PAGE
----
Stunning re-imagining of Shakespeare classic

Matthew Bourne's Romeo and Juliet, Sheffield Lyceum
Romeo and Juliet at Sheffield Lyceum (photo: Johan Persson)Romeo and Juliet at Sheffield Lyceum (photo: Johan Persson)
Romeo and Juliet at Sheffield Lyceum (photo: Johan Persson)

Gone are our familiar star-crossed lovers – instead here they find love locked up in The Verona Institute, a prison, psychiatric hospital, reform school all rolled into one.

The young ones are taking on the system in a kind of dystopic correction penitentiary for subversive behaviour.

Matthew Bourne rightly lets Prokofiev's score – brilliantly rearranged and cut back by Terence Davies – do the talking in place of Shakespeare's revered text, matched by a fabulous set and costumes by Lez Brotherston, lighting by Paule Constanle and sound by Paul Groothuis.

An added dimension to Bourne's wonderful choreography is the reflection of the dancers seen on a wall of shiny white tiles, which also create a delightful ‘balcony’ scene within the bounds of the forbidding institution.

Powerful, lyrical, funny and touchingly gentle, Bourne creates dynamic dance sequences that brought to mind West Side Story.

Classic characters remain, some are altered or changed completely to focus on young people or diversity, including a positive transgender role.

So Tybalt (played with tortured effectiveness by Danny Reubens) is one of the guards and Friar Laurence is now the Reverend Bernadette (the talented Cordelia Braithwaite in one of her multiple roles) as a kindly chaplain. Romeo's friends Mercutio (the excellent Ben Brown) and Benvolio (nicely played by Euan Garrett) are turned into a trio by Balthasar (the striking Jackson Fisch), Mercutio's boyfriend.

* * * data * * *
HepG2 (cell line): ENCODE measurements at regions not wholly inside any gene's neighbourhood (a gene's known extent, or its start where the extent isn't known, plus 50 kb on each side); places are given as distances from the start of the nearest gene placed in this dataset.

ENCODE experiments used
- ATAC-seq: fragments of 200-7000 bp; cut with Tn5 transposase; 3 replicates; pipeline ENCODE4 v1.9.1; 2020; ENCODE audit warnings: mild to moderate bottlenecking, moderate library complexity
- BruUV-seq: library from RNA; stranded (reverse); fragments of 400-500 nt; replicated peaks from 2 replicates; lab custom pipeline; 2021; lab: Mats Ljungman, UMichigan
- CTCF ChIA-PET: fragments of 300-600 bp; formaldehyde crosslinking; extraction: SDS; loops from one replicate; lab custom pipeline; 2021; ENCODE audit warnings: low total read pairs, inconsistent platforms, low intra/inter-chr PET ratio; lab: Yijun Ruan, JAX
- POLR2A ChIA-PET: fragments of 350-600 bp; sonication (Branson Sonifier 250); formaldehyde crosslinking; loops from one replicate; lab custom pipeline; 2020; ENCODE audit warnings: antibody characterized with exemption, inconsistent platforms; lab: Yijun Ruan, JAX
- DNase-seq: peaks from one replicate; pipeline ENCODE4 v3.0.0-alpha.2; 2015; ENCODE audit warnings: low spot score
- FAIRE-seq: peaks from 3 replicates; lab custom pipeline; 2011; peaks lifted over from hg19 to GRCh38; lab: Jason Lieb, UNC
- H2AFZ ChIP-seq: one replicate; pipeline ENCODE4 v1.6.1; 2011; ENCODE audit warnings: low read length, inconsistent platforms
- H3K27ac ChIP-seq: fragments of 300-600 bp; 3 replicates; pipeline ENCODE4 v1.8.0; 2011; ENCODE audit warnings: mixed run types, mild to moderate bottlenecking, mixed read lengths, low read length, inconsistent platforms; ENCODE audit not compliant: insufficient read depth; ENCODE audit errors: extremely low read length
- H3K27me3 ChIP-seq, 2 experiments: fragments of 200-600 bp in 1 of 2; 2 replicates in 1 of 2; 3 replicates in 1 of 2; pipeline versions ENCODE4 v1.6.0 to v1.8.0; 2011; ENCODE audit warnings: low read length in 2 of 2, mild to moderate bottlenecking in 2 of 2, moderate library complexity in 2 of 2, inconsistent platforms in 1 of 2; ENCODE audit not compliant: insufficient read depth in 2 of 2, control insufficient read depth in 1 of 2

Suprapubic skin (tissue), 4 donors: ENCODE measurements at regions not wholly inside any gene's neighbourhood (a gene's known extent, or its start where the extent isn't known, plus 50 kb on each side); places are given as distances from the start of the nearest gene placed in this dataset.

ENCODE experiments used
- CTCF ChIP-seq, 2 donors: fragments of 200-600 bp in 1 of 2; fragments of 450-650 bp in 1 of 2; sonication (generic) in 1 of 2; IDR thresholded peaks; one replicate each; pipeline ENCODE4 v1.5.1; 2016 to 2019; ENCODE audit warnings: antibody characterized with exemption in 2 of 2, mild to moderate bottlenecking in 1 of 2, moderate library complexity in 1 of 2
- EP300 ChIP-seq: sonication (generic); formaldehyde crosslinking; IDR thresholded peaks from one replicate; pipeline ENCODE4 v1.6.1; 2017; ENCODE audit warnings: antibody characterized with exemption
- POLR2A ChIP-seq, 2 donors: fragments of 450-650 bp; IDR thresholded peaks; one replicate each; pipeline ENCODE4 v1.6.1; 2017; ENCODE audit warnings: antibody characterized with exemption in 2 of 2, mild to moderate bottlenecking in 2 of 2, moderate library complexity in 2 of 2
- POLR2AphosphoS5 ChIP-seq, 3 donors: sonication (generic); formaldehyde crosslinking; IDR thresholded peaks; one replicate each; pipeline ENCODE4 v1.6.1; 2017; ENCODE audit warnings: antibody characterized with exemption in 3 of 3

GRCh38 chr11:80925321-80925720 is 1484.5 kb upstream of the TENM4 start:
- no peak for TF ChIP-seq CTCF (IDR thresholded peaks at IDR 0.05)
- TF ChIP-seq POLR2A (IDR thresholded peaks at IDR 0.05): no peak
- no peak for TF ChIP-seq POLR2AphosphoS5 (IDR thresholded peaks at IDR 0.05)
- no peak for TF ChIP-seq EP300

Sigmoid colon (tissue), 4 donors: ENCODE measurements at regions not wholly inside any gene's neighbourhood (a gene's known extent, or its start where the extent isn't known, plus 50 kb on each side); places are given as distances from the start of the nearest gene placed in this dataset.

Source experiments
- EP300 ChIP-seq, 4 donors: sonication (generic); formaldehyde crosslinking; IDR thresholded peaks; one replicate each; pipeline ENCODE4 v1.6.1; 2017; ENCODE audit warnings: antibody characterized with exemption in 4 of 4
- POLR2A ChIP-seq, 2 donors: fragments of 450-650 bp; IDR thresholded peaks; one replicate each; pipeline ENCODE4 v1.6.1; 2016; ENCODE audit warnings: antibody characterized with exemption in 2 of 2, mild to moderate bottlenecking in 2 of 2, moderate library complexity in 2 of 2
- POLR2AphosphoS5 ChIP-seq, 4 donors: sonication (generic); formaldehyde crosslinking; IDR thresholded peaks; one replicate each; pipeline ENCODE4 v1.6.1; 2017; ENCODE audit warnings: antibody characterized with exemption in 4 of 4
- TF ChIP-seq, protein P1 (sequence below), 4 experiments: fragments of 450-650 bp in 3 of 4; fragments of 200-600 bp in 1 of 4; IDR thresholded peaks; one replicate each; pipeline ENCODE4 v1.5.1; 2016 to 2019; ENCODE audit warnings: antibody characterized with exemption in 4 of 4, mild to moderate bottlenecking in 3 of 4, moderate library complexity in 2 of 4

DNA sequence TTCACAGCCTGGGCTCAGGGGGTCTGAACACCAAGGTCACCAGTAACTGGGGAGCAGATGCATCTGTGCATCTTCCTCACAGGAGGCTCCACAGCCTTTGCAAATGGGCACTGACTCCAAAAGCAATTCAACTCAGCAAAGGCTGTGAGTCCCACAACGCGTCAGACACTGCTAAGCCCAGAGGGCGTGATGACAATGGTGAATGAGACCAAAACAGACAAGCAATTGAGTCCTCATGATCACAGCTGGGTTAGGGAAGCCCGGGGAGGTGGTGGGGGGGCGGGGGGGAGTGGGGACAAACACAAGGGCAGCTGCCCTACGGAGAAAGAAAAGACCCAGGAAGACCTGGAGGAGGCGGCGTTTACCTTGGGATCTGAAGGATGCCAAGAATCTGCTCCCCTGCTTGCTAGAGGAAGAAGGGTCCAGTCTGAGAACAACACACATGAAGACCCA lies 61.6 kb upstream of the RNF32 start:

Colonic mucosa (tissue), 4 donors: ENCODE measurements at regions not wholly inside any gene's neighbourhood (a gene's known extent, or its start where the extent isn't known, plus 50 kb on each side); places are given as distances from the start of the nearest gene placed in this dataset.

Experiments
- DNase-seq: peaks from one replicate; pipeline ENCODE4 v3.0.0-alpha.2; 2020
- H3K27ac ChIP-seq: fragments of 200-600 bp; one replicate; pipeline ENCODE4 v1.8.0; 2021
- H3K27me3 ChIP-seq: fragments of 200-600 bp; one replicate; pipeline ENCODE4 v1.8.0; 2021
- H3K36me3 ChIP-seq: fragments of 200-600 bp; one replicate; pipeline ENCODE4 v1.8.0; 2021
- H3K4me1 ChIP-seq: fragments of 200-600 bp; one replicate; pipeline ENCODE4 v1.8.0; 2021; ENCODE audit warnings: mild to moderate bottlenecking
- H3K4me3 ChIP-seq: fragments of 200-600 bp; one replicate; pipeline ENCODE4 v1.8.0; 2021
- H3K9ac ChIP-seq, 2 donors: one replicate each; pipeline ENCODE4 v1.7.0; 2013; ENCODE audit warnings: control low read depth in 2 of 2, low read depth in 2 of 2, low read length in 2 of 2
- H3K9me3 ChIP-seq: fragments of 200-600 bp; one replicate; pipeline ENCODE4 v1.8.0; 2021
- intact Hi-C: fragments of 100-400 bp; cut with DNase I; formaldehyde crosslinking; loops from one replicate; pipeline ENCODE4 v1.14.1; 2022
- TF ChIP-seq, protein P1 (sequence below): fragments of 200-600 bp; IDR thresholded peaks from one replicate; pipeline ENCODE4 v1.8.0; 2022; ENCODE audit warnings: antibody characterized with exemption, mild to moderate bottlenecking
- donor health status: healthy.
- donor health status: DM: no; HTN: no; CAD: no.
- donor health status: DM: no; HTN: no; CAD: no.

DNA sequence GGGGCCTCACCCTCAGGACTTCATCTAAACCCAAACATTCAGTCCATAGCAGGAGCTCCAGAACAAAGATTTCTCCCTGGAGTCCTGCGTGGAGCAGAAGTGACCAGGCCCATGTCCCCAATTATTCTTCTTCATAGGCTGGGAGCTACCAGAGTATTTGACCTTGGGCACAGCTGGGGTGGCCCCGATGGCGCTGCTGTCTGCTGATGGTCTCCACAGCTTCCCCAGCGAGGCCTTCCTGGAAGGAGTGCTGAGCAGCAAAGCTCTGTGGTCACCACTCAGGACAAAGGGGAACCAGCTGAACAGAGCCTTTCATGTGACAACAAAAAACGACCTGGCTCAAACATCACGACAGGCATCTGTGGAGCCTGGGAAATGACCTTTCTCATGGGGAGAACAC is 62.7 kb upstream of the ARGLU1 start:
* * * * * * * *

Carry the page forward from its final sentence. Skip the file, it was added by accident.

Meanwhile Juliet's suitor in the play, Paris, switches sex to become her friend "Frenchie."

The whole cast are superb.

Youthful love and sexuality are beautifully captured by Monique Jonas's delightful Juliet and Paris Fitzpatrick's tender but tough Romeo.

Together they playfully roll across the floor rapt in ecstasy.

Bourne creates great ensemble pieces, where each character shares equal billing.

And serious issues – mental health, bullying, hate crimes – are met head on, particularly Juliet's harrowing rape, while also adding a political side with Romeo's parents, Senator and Mrs Montague, seen paying for their son's treatment.

A gutsy, lusty, charming, compelling production that contains the spirit of Shakespeare and the excitement of the new, young generation.

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